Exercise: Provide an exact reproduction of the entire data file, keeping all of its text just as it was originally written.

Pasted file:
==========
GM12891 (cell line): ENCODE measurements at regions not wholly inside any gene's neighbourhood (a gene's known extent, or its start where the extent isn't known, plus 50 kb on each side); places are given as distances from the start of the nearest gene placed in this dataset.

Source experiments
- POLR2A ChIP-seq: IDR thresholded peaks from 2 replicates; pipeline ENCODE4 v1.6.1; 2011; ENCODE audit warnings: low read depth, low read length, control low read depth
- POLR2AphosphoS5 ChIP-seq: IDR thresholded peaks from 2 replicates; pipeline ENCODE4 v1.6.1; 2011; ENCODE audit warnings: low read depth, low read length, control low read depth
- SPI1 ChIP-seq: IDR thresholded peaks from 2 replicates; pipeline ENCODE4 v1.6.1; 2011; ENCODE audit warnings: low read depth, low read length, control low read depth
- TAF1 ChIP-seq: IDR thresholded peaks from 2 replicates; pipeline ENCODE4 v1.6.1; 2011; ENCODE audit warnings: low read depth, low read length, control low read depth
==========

GM12891 (cell line): ENCODE measurements at regions not wholly inside any gene's neighbourhood (a gene's known extent, or its start where the extent isn't known, plus 50 kb on each side); places are given as distances from the start of the nearest gene placed in this dataset.

Source experiments
- POLR2A ChIP-seq: IDR thresholded peaks from 2 replicates; pipeline ENCODE4 v1.6.1; 2011; ENCODE audit warnings: low read depth, low read length, control low read depth
- POLR2AphosphoS5 ChIP-seq: IDR thresholded peaks from 2 replicates; pipeline ENCODE4 v1.6.1; 2011; ENCODE audit warnings: low read depth, low read length, control low read depth
- SPI1 ChIP-seq: IDR thresholded peaks from 2 replicates; pipeline ENCODE4 v1.6.1; 2011; ENCODE audit warnings: low read depth, low read length, control low read depth
- TAF1 ChIP-seq: IDR thresholded peaks from 2 replicates; pipeline ENCODE4 v1.6.1; 2011; ENCODE audit warnings: low read depth, low read length, control low read depth